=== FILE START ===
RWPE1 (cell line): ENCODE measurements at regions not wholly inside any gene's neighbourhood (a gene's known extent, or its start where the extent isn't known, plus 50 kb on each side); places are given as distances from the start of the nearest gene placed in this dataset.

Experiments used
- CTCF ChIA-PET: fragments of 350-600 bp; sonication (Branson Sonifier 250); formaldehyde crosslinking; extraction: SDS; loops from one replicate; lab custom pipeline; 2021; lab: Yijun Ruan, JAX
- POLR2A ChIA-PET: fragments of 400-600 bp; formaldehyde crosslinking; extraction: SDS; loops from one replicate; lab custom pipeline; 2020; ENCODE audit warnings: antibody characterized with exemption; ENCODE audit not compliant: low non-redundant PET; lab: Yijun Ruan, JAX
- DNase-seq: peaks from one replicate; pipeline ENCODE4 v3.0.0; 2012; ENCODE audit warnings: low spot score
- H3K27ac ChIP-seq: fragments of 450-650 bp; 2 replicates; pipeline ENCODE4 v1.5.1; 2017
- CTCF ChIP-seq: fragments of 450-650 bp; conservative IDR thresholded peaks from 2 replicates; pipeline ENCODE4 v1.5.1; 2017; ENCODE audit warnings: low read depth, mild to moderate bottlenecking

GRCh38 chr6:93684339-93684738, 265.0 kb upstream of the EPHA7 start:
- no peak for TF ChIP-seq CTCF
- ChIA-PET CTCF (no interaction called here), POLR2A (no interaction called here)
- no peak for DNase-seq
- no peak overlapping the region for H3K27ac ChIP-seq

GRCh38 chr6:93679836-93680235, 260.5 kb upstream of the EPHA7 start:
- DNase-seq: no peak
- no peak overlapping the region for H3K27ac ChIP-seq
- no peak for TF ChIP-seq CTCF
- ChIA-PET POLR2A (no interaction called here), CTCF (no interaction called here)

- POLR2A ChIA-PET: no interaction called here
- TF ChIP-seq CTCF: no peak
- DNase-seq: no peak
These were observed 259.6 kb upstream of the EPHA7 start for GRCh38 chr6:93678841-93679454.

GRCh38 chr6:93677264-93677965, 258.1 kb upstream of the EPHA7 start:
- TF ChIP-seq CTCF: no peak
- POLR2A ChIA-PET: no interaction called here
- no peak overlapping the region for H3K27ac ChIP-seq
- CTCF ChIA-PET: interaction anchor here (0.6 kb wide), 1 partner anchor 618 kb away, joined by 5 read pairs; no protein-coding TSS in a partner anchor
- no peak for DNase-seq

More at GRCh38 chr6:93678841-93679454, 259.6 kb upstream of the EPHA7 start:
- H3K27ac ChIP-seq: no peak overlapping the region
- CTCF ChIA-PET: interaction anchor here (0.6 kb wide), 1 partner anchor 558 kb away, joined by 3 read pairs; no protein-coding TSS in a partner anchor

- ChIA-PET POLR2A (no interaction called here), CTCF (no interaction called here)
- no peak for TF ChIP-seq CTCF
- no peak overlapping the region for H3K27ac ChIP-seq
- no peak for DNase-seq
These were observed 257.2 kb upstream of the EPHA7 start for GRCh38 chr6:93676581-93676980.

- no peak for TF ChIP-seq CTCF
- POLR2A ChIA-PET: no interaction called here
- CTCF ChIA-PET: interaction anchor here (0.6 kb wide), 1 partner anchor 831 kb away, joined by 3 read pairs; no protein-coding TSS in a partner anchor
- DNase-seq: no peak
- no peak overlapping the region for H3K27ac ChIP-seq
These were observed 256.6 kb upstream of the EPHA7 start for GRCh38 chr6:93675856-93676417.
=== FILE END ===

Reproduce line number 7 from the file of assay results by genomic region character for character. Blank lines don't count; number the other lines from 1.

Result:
- CTCF ChIP-seq: fragments of 450-650 bp; conservative IDR thresholded peaks from 2 replicates; pipeline ENCODE4 v1.5.1; 2017; ENCODE audit warnings: low read depth, mild to moderate bottlenecking